New Jersey statistics suggest that more than two dozen individuals under the age of 18 took their own lives in 2017.

Data from the New Jersey Poison Control Center, meanwhile, point to a growing number of preteens attempting to commit suicide through the abuse of medication.

The true tally of youth suicide attempts, by any number of means, will never be known.

This article is the second installment of a week-long series that examines children's mental health in New Jersey.

New Jersey 101.5 will hold a special town hall event on child mental health Thursday night at 7 p.m. Listen Live or join our Facebook Live simulcast at, with experts on social services and private care in the chat.  

"People don't realize how much suicide is actually affecting their young people," said Maggie Rose, co-founder and president of suicide prevention nonprofit Reborn, located in High Bridge. "It's something that is still not talked about as much as it should be."

Nationwide, suicide is the second leading cause of death among individuals aged between 10 and 24, Rose noted. When Reborn first launched a few years ago, it was third.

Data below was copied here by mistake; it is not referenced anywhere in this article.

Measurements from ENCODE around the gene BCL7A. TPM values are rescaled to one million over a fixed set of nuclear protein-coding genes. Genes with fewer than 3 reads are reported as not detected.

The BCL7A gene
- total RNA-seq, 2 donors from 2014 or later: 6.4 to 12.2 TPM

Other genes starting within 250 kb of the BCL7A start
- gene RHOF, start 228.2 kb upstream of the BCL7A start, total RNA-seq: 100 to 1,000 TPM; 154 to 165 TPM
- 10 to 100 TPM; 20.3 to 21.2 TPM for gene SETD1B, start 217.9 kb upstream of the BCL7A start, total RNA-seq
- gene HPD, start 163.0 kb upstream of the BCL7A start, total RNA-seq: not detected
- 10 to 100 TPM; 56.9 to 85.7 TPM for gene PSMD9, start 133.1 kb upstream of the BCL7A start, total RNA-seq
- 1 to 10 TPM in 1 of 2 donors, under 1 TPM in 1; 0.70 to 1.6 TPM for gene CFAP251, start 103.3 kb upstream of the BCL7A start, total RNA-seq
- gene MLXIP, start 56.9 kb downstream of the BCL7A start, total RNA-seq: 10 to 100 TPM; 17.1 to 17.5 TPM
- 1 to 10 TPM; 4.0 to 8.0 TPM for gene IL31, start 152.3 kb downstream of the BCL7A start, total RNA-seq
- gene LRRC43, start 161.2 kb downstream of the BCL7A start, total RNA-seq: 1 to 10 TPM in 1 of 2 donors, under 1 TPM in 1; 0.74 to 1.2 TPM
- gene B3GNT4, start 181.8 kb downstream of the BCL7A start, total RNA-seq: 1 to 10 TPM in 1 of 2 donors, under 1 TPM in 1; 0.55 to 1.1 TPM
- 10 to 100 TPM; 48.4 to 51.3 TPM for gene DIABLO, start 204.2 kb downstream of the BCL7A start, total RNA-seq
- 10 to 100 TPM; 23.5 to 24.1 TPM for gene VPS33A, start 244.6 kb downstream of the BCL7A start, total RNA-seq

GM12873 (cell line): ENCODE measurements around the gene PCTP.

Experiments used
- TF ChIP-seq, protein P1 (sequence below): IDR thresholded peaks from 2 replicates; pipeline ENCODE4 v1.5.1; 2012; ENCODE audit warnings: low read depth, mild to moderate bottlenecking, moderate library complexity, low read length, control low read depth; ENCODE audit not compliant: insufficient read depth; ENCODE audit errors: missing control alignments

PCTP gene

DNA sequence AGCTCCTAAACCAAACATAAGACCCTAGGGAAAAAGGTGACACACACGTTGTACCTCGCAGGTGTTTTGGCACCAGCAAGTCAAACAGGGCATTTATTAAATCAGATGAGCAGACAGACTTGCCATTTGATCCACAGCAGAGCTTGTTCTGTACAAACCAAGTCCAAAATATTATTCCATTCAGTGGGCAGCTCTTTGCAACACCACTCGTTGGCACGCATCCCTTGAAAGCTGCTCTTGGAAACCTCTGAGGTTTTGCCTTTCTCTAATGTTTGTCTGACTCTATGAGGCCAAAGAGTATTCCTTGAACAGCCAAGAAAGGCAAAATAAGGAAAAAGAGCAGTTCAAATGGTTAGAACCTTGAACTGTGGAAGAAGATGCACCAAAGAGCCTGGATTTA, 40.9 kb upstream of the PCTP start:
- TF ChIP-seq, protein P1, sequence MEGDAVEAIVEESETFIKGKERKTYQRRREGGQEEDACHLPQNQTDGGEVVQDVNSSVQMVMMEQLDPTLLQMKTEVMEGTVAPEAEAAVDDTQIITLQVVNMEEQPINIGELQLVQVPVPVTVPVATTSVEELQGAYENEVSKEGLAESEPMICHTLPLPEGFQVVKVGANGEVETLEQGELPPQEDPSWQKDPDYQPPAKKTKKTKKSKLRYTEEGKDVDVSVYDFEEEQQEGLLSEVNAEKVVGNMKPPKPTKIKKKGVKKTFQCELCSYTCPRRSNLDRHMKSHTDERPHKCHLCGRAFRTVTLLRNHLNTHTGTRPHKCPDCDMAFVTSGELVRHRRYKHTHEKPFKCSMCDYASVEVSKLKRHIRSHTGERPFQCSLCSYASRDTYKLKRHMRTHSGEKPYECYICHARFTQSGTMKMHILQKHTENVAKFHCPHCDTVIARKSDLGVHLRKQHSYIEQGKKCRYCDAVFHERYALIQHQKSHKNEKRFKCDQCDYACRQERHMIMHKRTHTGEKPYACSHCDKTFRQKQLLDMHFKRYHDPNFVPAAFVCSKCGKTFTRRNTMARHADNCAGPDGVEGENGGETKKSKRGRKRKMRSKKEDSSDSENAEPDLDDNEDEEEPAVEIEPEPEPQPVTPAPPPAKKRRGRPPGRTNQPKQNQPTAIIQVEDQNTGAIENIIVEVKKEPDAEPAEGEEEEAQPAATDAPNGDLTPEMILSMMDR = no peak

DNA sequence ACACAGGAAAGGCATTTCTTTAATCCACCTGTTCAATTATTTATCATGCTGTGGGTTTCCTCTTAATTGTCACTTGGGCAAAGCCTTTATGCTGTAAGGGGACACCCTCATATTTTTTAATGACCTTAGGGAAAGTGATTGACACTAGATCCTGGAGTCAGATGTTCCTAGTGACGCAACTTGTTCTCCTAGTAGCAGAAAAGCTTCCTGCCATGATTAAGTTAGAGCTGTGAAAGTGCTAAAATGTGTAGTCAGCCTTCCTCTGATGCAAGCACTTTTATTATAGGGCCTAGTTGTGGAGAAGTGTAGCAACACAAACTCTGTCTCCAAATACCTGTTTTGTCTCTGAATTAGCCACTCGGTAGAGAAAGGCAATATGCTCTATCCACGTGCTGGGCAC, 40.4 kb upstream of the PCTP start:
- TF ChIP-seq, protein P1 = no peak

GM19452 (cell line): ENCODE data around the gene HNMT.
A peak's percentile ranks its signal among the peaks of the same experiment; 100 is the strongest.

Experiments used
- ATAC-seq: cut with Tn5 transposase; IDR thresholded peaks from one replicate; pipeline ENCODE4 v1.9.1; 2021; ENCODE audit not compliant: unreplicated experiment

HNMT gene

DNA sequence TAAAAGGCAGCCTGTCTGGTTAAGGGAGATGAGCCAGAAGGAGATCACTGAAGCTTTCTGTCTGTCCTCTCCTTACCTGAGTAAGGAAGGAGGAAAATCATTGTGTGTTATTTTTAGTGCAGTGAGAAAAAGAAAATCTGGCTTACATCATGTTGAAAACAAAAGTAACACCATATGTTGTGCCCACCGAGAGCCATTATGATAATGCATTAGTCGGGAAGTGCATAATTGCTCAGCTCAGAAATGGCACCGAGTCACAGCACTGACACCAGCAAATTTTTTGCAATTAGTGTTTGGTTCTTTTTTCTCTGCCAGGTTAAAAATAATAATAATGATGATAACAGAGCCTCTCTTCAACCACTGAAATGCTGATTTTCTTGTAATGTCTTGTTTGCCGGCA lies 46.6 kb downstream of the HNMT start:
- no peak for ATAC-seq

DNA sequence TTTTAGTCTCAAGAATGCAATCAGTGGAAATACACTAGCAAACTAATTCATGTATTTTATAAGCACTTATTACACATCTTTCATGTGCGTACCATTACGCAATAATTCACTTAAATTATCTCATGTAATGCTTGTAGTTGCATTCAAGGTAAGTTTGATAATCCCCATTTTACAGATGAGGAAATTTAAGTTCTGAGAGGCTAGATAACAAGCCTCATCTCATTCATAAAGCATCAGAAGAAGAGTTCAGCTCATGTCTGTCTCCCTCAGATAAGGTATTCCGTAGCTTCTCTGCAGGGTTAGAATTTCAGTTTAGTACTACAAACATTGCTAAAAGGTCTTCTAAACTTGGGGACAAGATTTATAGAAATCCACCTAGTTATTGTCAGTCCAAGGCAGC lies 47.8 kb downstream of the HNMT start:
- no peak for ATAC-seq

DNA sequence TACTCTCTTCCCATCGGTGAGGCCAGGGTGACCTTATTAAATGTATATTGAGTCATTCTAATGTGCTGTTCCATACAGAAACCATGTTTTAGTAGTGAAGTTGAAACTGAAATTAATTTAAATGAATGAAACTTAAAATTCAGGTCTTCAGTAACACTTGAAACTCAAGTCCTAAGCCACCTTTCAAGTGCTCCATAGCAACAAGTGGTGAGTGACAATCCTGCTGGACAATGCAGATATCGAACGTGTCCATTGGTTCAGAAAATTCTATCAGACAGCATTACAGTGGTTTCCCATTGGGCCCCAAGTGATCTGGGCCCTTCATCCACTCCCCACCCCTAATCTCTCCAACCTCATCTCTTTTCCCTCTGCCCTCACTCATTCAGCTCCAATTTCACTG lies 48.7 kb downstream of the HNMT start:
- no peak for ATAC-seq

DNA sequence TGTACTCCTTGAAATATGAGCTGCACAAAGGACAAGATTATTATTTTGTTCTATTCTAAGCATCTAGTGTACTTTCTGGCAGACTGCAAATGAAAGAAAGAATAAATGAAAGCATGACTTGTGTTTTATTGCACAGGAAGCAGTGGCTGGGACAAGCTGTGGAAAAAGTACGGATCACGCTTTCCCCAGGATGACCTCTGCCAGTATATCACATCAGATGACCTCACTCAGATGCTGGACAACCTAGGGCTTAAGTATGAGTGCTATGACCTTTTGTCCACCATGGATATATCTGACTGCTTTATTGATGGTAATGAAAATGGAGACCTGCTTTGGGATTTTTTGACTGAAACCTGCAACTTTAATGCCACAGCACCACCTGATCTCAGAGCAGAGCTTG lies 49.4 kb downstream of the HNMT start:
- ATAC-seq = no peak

Maggie Rose, co-founder and president of Reborn, in High Bridge (Dino Flammia, Townsquare Media NJ)
Maggie Rose, co-founder and president of Reborn, in High Bridge (Dino Flammia, Townsquare Media NJ)

"It's horrifying to think that a 10-year-old would want to commit suicide," Rose said. "But there are more young people today than ever before that grow up at 8, 9 years old with a cell phone, who are on social media following people who are three, four times their age who are talking about things that are three or four decades down the road."

Rose said her group is in the process of writing children's books meant to gently address the sensitive issue with individuals younger than 10 years old.

Beyond preteen years, the educational and social pressures mount, perhaps along with pressure at home to "outperform" peers.

"When a child gets to the point where they're having suicide thoughts and ideation ... it's too late," said Betty Jean, senior coordinator of call center services with the Mental Health Association in New Jersey.

According to the state Department of Health, 27 minors committed suicide in 2017, representing 3.3% of the state's total suicide count (809).

Attempts to take one's own life, however, is a harder action to track. According to the New Jersey Poison Control Center, there were 70 confirmed cases in 2018 of those aged 9 to 12 attempting to commit suicide by swallowing large amounts of medication.

In New Jersey, it is not required that hospitals and healthcare facilities report drug overdoses to the Poison Control Center, so these totals are likely on the low side.

New Jersey children spend a third of most weekdays in a classroom. On day 3 of this series, we'll examine the role of schools in children's mental health care.

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